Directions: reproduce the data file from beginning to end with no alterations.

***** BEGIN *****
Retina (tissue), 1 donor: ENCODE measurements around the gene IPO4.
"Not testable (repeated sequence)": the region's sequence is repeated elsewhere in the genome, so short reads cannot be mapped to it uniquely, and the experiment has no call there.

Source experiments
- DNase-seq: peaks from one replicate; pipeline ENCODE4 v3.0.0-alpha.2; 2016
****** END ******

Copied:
Retina (tissue), 1 donor: ENCODE measurements around the gene IPO4.
"Not testable (repeated sequence)": the region's sequence is repeated elsewhere in the genome, so short reads cannot be mapped to it uniquely, and the experiment has no call there.

Source experiments
- DNase-seq: peaks from one replicate; pipeline ENCODE4 v3.0.0-alpha.2; 2016